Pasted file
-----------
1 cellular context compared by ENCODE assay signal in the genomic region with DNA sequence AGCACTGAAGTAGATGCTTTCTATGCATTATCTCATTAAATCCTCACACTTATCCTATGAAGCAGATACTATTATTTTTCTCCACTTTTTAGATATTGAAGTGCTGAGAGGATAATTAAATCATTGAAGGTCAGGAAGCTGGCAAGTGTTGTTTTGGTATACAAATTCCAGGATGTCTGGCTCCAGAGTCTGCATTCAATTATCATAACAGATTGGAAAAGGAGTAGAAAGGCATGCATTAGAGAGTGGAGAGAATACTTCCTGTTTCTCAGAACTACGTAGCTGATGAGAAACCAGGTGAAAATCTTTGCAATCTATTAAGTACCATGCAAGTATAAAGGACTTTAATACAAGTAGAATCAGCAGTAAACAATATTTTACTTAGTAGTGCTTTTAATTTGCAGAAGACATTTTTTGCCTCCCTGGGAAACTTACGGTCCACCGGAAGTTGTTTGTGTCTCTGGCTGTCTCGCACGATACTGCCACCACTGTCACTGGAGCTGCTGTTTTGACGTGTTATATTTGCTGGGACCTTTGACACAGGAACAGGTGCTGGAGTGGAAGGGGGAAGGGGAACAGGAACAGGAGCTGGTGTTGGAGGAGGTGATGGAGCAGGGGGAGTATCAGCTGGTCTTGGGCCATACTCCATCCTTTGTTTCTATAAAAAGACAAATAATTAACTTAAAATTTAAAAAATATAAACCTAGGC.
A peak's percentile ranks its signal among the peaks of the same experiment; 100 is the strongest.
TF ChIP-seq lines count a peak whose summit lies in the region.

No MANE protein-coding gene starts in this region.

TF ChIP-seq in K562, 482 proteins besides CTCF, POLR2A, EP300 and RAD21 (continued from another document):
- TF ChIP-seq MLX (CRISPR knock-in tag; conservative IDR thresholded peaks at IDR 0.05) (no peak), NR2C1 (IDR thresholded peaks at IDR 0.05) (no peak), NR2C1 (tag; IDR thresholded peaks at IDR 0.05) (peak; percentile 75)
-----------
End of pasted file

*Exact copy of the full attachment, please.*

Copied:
1 cellular context compared by ENCODE assay signal in the genomic region with DNA sequence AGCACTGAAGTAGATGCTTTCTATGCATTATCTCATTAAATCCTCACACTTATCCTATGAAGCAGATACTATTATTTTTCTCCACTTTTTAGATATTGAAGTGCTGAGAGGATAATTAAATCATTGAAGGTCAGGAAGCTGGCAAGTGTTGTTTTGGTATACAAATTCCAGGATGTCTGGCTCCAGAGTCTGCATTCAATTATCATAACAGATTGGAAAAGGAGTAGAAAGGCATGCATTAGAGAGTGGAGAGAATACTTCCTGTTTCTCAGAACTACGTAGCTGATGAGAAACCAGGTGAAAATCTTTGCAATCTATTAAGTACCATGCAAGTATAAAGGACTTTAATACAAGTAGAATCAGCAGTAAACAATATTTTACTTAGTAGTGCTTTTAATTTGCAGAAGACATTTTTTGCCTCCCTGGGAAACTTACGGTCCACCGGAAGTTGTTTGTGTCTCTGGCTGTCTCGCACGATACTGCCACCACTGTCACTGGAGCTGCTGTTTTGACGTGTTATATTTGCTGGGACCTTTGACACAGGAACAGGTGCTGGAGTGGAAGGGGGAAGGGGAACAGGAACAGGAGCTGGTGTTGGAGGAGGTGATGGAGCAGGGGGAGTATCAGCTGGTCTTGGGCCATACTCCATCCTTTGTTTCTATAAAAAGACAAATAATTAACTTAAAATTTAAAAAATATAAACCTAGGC.
A peak's percentile ranks its signal among the peaks of the same experiment; 100 is the strongest.
TF ChIP-seq lines count a peak whose summit lies in the region.

No MANE protein-coding gene starts in this region.

TF ChIP-seq in K562, 482 proteins besides CTCF, POLR2A, EP300 and RAD21 (continued from another document):
- TF ChIP-seq MLX (CRISPR knock-in tag; conservative IDR thresholded peaks at IDR 0.05) (no peak), NR2C1 (IDR thresholded peaks at IDR 0.05) (no peak), NR2C1 (tag; IDR thresholded peaks at IDR 0.05) (peak; percentile 75)